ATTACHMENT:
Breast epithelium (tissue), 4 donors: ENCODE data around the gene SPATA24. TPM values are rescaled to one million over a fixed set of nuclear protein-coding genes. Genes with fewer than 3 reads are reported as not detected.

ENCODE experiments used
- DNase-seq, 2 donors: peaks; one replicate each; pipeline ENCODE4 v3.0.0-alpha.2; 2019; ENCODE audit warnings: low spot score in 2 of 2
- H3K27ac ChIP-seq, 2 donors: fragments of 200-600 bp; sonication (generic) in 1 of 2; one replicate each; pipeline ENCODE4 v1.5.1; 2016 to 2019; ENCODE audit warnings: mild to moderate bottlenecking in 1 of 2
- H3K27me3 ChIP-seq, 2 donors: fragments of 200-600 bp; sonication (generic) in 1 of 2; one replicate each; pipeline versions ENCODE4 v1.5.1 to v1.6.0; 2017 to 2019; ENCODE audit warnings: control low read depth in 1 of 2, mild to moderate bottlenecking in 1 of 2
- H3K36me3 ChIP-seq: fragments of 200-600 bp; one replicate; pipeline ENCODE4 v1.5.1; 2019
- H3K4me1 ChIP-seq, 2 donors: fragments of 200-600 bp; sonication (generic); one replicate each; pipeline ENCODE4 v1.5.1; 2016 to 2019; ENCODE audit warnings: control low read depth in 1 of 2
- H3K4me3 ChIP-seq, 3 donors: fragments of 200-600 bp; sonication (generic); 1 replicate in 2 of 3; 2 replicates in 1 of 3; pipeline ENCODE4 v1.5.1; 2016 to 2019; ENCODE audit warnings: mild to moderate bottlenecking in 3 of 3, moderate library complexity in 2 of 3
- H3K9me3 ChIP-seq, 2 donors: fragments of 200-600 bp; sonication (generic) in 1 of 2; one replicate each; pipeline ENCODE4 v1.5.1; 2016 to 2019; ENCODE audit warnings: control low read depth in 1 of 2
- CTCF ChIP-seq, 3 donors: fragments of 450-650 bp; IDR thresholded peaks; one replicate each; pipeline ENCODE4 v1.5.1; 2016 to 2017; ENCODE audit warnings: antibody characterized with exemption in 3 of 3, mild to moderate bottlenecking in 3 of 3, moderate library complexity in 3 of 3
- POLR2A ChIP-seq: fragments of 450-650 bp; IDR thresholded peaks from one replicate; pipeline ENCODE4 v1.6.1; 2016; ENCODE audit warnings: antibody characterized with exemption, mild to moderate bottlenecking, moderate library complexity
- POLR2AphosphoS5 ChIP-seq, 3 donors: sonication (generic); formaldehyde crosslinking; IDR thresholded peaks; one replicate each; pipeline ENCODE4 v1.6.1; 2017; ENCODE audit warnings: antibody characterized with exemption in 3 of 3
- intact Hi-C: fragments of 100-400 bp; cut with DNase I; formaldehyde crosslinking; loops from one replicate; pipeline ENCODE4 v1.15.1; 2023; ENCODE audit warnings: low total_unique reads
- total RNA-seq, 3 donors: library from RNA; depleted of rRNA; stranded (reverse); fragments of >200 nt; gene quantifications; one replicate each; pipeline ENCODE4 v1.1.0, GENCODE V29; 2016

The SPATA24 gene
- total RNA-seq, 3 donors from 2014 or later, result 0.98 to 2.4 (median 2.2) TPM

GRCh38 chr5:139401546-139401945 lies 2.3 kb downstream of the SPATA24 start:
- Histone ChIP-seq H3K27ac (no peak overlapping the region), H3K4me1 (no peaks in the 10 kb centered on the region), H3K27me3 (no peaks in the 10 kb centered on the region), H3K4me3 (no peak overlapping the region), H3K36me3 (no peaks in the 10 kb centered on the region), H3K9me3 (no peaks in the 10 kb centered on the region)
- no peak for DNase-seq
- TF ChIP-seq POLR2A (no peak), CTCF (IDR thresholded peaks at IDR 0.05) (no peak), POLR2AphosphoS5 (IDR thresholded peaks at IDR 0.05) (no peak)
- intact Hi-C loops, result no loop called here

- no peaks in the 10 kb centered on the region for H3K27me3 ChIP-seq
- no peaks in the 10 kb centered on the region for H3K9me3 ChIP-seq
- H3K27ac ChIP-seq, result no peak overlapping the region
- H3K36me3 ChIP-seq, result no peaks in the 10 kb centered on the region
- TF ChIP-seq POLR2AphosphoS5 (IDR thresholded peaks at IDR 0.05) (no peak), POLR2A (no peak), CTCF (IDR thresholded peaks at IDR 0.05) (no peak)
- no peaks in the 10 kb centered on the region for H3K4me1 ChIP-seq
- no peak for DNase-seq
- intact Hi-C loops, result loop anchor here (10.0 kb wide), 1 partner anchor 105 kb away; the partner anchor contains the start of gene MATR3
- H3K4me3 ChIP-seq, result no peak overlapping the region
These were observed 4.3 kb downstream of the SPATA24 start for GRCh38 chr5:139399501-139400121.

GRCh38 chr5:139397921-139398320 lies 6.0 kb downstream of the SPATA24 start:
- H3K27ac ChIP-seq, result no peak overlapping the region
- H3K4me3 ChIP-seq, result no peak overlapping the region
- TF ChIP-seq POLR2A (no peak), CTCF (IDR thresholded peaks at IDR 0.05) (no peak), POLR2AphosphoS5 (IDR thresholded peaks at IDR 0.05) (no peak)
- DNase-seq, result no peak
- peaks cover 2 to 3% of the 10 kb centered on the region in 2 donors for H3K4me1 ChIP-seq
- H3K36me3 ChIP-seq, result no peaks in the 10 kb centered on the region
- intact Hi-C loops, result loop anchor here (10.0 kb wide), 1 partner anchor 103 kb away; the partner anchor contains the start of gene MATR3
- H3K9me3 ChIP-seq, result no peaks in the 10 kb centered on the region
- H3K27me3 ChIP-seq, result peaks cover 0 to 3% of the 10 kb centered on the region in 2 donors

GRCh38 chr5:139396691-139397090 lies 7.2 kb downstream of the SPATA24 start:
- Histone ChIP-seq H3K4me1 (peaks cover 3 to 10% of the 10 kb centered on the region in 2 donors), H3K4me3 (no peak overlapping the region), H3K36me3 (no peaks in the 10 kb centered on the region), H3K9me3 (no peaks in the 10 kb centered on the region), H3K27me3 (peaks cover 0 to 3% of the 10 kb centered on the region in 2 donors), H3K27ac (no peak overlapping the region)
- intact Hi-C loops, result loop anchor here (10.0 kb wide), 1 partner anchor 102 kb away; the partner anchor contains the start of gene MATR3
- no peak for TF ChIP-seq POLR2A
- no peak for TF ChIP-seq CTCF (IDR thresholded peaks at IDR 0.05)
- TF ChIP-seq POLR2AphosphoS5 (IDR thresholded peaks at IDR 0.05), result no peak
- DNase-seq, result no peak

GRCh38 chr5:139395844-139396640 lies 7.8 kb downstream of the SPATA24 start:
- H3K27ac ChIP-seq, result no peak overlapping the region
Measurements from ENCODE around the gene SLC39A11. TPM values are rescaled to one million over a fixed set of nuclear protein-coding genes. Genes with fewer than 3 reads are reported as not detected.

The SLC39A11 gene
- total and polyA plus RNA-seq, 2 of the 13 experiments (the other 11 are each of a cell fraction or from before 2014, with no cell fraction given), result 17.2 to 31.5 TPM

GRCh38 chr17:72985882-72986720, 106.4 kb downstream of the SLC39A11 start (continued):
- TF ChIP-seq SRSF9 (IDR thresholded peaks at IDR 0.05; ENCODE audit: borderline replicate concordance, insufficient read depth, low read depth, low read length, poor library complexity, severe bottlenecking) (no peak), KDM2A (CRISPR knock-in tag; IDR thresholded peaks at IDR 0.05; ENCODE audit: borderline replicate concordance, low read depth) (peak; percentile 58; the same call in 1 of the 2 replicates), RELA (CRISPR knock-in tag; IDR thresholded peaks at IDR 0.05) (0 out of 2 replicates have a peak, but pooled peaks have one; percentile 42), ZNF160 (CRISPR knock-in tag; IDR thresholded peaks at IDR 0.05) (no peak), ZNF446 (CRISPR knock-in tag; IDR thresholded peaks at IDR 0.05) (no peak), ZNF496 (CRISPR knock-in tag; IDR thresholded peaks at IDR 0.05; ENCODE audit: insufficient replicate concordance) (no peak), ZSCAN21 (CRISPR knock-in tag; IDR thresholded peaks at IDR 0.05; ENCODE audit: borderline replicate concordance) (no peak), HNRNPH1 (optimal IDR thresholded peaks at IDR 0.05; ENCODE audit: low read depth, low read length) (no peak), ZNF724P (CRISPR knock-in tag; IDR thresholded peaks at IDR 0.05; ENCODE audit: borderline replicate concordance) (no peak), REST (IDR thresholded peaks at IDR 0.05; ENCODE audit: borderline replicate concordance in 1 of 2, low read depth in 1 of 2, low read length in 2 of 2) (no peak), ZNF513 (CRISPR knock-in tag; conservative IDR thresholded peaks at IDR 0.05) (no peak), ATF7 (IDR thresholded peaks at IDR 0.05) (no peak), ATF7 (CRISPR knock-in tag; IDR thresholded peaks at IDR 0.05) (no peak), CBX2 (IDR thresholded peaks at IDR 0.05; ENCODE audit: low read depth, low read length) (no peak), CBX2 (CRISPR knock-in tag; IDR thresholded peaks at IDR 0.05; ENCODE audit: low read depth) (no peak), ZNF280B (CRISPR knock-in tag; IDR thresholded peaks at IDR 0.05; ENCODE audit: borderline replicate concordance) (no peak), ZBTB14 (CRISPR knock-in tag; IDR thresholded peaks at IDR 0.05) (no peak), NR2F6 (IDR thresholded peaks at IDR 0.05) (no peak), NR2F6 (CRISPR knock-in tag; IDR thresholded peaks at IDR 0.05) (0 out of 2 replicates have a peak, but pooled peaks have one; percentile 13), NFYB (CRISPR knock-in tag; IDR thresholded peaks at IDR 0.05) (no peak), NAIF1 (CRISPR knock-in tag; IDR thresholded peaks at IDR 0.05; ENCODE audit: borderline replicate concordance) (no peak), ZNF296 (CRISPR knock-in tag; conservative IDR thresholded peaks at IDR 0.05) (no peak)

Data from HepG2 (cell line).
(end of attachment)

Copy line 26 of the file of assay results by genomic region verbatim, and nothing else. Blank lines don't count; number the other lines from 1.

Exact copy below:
- TF ChIP-seq POLR2AphosphoS5 (IDR thresholded peaks at IDR 0.05) (no peak), POLR2A (no peak), CTCF (IDR thresholded peaks at IDR 0.05) (no peak)